Presented by: Connect Media, June 18, 2018
Newport Beach, CA-based H. Hendy Associates recently kick-started construction of a new SoCal office and fabrication facility for Southland Industries, one of the country’s largest mechanical, electrical and plumbing (MEP) systems firms. The Garden Grove, CA facility was designed to enhance Southland’s connected solutions across the entire building life cycle, including engineering, construction, maintenance and energy services.
The Hendy Science and Technology Studio worked closely with Southland to identify pain points, and develop a floor plan that would not only alleviate those concerns, but also create an environment that would support company growth. Connect Media asked the interior architecture and planning firm’s Carolina Weidler to share how it goes about maximizing the way in which space is used in our latest 3 CRE Q&A.
Q: Why is design so important for process-driven spaces, such as fabrication facilities or R&D laboratories?
A: Ask any owner, manager or employee of a process-driven space if their space is unique, and the answer will always be yes. Whether it’s a pharmaceutical company’s clean room or an aircraft assembly line, the specific needs of process-driven spaces are vastly different than your average workspace. This uniqueness translates into precise operations, which necessitates a precise workplace design as well. The rapidly- evolving technology in process-driven industries means that the workspaces need to adapt just as quickly.
Q: How can design and floor plan changes optimize efficiencies?
A: Floor plan and design changes not only solve bottle necks, reduce constraints and improve inefficient work processes, they create an environment that supports company growth. Creating a functional floor plan that is guided by a company’s processes and activities fosters productivity and communication between teams, while improving throughput and linear functions. When exploring a design change, it’s important to speak to employees at all levels in the organization about what is working well, what processes could be improved and what new technologies are being incorporated to create the spaces of the future. This helps put the company at the forefront of emerging trends while keeping the necessary processes intact.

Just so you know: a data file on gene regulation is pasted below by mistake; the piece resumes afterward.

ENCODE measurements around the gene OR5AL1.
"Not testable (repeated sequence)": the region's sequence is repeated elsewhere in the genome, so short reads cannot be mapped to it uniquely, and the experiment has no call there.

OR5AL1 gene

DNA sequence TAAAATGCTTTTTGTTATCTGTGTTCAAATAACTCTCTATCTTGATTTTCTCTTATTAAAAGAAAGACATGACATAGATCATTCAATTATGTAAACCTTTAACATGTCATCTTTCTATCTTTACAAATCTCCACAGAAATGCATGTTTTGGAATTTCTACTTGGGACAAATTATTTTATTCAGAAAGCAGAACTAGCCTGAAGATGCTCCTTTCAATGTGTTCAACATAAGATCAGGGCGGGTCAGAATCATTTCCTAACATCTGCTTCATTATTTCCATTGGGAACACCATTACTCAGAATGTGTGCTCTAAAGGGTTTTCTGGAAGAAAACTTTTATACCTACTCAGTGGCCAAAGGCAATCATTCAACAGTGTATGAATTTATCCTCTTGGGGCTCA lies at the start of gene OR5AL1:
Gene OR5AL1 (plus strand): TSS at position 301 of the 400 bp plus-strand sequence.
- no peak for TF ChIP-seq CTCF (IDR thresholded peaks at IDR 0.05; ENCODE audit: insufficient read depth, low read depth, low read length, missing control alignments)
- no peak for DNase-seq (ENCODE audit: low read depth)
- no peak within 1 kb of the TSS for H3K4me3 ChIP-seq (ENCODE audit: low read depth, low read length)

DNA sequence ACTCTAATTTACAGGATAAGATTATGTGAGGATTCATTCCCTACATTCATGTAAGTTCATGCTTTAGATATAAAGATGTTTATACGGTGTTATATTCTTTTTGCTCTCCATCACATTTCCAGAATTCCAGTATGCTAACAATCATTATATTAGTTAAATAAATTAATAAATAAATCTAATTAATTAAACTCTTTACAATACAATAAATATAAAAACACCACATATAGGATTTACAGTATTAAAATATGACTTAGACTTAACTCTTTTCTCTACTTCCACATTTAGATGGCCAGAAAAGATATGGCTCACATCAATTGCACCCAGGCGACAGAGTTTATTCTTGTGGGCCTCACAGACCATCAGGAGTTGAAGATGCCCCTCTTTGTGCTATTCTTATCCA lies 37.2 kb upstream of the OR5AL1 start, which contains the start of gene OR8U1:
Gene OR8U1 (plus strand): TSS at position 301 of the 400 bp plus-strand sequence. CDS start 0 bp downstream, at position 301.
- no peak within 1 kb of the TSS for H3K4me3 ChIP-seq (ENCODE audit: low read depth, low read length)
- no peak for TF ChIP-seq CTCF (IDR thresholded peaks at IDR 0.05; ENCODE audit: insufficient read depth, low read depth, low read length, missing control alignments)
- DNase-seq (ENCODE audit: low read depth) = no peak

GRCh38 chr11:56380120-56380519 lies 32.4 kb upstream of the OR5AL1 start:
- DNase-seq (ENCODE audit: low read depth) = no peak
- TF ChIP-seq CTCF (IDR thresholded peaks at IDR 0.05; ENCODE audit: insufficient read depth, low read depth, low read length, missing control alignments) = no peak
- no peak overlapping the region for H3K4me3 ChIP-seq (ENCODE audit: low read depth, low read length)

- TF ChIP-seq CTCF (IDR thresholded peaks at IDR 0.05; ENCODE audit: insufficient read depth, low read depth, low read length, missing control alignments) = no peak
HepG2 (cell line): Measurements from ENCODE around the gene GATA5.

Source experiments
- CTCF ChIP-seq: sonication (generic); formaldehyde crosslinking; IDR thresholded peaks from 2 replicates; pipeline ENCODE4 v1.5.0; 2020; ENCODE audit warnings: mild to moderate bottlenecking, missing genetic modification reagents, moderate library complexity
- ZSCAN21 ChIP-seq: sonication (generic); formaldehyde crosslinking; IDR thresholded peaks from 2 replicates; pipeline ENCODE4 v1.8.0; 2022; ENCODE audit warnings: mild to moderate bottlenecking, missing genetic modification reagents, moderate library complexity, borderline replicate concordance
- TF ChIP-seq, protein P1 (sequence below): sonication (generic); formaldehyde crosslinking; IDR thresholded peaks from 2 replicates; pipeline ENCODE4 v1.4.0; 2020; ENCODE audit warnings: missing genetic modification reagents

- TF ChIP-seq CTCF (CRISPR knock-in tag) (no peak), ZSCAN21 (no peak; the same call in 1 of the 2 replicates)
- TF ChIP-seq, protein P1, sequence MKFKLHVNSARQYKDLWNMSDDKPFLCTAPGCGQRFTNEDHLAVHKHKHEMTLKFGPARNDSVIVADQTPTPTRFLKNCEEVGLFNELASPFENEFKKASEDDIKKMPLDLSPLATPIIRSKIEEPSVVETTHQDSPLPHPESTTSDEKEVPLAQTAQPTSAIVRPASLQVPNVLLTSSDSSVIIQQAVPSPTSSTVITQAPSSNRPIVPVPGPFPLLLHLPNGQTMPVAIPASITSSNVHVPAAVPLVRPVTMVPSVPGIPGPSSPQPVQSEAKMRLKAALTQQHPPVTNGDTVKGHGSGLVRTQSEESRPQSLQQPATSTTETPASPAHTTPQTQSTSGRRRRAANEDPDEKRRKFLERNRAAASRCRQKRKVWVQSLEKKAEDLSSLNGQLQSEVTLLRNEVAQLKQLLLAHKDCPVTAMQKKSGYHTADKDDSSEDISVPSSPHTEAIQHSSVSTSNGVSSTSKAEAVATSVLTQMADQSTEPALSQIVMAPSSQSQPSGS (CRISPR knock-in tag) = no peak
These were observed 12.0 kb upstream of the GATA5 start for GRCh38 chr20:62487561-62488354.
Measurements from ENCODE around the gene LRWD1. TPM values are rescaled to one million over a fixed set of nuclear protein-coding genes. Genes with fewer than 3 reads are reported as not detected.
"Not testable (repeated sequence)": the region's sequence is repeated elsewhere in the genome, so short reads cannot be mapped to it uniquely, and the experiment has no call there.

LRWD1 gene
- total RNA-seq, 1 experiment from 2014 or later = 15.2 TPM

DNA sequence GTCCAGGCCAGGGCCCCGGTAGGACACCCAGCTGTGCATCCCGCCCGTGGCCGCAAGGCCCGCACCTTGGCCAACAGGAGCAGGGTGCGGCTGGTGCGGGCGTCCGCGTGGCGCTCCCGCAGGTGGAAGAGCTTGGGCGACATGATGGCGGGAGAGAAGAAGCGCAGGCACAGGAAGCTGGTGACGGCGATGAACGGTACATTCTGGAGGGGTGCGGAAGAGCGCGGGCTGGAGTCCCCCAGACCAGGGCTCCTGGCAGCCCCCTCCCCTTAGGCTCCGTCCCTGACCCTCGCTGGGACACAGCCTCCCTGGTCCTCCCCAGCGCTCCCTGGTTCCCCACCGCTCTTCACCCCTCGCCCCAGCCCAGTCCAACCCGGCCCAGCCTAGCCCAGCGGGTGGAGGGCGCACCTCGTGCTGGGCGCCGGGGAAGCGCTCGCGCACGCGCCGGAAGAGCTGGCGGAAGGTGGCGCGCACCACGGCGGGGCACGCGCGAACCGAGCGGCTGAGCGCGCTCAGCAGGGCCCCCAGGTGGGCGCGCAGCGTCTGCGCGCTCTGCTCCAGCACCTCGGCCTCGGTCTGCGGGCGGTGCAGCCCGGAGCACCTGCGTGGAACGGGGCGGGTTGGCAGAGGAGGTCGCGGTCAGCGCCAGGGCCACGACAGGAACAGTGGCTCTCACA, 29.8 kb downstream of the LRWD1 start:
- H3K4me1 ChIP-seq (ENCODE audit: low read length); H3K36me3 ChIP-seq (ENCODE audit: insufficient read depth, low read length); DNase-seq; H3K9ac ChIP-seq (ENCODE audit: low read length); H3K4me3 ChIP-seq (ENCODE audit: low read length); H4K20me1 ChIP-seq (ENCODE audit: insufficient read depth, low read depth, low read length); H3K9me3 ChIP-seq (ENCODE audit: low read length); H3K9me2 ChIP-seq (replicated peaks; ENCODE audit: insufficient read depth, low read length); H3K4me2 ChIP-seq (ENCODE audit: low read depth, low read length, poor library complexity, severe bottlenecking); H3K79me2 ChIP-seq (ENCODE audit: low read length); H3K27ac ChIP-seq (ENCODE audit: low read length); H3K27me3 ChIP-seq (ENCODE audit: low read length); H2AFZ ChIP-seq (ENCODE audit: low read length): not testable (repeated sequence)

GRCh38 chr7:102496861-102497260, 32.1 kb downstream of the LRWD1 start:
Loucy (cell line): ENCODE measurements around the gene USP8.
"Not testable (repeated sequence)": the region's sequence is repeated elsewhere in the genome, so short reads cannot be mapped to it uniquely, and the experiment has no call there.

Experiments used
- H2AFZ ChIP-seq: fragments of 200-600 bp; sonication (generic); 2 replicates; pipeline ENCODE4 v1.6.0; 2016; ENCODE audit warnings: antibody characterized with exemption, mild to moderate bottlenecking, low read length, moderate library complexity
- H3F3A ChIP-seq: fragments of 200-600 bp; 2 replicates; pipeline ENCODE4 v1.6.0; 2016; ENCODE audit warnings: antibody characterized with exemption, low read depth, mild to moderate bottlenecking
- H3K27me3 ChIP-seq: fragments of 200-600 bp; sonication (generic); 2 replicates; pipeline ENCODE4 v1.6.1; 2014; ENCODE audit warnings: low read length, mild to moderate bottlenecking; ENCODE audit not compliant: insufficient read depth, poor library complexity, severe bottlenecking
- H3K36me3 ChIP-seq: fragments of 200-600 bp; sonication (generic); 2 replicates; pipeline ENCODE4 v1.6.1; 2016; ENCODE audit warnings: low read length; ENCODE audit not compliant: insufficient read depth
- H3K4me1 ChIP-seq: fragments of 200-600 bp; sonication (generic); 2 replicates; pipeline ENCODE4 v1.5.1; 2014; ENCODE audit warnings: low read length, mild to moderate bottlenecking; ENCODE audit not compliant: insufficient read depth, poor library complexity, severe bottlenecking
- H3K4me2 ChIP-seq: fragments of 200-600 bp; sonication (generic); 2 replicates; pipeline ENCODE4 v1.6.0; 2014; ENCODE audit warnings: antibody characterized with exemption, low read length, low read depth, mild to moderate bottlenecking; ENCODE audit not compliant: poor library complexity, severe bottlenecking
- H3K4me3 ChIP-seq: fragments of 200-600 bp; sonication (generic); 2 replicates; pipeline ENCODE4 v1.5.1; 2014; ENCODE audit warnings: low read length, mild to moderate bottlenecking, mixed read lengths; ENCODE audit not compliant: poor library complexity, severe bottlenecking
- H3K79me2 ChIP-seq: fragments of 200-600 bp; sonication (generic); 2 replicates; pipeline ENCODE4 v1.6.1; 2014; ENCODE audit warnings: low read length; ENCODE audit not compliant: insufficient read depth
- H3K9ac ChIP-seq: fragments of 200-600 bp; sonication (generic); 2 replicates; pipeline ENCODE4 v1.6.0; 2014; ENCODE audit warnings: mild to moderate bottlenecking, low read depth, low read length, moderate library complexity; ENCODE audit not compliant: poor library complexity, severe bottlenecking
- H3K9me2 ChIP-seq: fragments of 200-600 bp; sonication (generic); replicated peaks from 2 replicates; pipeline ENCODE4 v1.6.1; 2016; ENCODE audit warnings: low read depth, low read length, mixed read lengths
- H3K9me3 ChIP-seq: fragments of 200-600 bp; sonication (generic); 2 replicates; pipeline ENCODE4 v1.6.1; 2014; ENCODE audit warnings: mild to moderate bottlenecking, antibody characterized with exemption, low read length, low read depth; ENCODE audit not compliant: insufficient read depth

Q: What are the benefits of these changes for employees?
A: Optimized workplace design enhances a company’s productivity by streamlining processes and functionality. It also improves employees’ experience, which in turn supports a company’s recruitment and retention efforts. While design that improves function is critical, it’s also important for companies to incorporate elements that make the workplace more enjoyable and give employees the opportunity to work with the latest technologies.
Process-driven manufacturing, R&D and lab facilities have been evolving rapidly to become the hub of a company’s workspace. This enables companies to use the space to engage new talent, test new technologies, improve the working environment and support the industries they serve. Gone are the unsightly back-of-house spaces. Process-driven facilities are evolving into state-of-the art spaces worth showcasing.